One trillion and counting – that’s the total owed in student loans and college students are becoming increasingly overwhelmed as they shoulder these financial burdens. Could one group of student loans be the major culprit? The Consumer Financial Protection Bureau says it does.
CFPB, in its growing responsibilities, says private student loans are to the educational sector what subprime loans are in the mortgage sector – and the problem is growing. The bureau reported last week that private student loan debt totals $150 billion, even though it encompasses but 7% of total student loans.
There are a few statistics that support this dynamic. According to CFPB, more than 850,000 loans have defaulted in the past fifteen years and those defaulted loans total more than $8 billion. Unlike those who opted for other financial options, such as grants and debt forgiveness programs, these borrowers have no safety net. In fact, students can’t include their student loan debt in any bankruptcy filings, either.
The National College Finance Center is on the game, now, too. It reminds college students of other safer choices. Students can apply for various grants to shoulder the costs of a college education. These monies don’t have to be repaid and the funds can be used for book fees, tuition and anything else associated with pursuing a degree. Another resource is found in scholarships; like grants, these are funds that don’t have to be repaid.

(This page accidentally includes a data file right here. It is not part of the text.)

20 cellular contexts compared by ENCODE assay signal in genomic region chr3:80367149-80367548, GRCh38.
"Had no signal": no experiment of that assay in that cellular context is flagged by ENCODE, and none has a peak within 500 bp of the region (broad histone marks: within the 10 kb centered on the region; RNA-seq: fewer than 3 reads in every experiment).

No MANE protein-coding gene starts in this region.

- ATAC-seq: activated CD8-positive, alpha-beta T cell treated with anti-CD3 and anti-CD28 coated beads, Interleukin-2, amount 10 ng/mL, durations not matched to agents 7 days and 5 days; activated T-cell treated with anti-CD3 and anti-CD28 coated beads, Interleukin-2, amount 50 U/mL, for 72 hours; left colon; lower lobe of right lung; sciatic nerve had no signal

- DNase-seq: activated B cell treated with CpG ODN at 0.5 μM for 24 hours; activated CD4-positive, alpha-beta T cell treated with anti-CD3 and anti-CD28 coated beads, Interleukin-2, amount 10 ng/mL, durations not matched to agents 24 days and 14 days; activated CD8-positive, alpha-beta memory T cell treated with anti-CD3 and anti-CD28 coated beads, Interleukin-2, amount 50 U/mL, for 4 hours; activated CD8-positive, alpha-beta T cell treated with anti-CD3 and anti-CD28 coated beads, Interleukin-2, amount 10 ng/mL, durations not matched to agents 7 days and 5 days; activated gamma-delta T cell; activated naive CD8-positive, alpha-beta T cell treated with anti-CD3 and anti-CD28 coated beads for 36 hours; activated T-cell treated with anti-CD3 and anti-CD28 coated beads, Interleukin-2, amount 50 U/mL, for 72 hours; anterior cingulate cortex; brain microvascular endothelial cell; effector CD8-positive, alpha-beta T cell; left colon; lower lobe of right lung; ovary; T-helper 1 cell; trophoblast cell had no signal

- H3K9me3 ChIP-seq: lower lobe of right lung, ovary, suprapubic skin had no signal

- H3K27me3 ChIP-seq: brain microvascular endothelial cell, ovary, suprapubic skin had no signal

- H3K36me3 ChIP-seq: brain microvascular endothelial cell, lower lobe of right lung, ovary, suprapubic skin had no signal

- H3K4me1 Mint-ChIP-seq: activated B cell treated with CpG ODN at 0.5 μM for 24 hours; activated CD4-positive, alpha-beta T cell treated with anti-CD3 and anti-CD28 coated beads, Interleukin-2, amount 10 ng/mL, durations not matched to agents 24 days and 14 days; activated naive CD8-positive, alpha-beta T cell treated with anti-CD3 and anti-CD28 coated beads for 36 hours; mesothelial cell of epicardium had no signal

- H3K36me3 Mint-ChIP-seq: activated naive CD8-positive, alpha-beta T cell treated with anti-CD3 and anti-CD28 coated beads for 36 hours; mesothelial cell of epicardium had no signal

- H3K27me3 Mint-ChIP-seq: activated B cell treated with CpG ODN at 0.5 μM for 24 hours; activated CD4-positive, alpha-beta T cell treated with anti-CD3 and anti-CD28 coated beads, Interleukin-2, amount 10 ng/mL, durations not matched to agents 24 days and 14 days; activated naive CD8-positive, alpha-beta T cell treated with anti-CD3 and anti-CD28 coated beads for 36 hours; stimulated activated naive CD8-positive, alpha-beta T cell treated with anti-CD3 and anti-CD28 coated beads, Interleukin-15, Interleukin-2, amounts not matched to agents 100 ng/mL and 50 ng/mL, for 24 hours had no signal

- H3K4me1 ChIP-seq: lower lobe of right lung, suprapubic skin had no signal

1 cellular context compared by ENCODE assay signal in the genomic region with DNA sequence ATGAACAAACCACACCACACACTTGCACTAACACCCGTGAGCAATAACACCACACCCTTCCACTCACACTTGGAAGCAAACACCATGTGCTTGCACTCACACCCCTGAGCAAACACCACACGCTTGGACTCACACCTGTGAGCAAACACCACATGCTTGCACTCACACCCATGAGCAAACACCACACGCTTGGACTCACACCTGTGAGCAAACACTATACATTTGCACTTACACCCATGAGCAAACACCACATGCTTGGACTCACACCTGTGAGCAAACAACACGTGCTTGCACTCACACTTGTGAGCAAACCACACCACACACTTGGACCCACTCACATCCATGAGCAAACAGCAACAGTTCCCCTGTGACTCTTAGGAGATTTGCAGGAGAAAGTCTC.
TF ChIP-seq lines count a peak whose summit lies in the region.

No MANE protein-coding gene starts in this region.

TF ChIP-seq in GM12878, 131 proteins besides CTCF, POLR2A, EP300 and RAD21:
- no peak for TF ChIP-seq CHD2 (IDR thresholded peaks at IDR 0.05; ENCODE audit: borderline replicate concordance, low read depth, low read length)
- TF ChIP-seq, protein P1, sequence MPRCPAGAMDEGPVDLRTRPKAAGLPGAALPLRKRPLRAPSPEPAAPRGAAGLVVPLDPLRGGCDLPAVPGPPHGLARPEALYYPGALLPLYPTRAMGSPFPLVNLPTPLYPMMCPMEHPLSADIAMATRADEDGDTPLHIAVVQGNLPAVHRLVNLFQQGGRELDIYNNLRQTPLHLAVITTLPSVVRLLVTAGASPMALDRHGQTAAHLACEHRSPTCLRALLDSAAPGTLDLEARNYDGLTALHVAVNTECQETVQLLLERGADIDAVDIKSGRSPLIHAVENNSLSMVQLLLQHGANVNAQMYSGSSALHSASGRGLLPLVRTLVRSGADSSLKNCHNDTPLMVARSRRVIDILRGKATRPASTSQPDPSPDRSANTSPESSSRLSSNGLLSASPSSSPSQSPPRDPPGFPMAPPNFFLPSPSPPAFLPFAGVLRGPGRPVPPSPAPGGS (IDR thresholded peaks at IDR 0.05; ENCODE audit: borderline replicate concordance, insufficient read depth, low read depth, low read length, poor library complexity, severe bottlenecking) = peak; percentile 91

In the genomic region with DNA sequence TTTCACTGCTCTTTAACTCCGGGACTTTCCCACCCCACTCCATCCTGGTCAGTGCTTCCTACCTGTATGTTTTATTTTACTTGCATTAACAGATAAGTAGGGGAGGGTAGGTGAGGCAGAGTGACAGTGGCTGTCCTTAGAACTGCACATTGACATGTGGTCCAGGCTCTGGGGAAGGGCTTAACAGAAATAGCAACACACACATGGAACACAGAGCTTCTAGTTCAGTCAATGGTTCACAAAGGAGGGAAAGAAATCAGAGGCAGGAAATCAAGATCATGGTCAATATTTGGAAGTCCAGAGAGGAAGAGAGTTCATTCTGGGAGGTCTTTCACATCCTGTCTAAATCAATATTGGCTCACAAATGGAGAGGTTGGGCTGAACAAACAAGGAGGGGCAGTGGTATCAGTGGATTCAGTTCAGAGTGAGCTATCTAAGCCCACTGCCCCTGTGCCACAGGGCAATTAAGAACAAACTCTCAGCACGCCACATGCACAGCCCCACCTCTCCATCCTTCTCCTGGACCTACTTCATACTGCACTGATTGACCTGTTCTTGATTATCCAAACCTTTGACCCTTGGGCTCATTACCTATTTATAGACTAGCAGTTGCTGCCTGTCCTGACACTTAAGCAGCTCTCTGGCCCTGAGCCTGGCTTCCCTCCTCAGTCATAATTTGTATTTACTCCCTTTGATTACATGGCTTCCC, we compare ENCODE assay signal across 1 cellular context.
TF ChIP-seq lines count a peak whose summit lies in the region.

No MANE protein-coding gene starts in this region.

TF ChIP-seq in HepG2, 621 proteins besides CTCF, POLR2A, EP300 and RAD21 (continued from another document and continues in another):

That said, there are compliance issues associated with most scholarships; they often are limited to a specific group or major. Another popular option is found in work study employment opportunities, which allow college students to work a specific number of hours each week and in return, funds are applied to the student’s educational costs.
At a minimum, college students and their families should at least explore all of the options before signing on the dotted line for a costly private student loan. A bit of time spent researching can make a significant difference in a family and its financial security.
There are some who are questioning whether it’s the rising college costs that are driving more into these less than ideal loan products. Even as CFPB continues to work to redefine the parameters in which these companies make loans, there exists a degree of personal responsibility. Ensuring transparent processes are only as good as those willing to look through the transparency.
In response to this emerging problem, the Consumer Financial Protection Bureau announced last week that it has partnered with the U.S. Department of Education to create and release a new web tool for borrowers who are behind in their student loan payments.
It’s designed to show the details of how the balance is arrived at but more importantly, it provides in-depth information on a number of considerations, such as why placing the debt onto a credit card might not be the best option, how to communicate effectively with their bank, lender or in some instances, the debt collector. This tool will ideally put these young people on the right path and away from delinquent or defaulted loans. It will provide these borrowers opportunities to rebuild their credit, go back to school or buy a home.
Ultimately, the message of these agencies is to carefully consider all of the potential problems these costly student loans might introduce. In an already difficult economy, the last thing young adults and their families need is one more debt collector.
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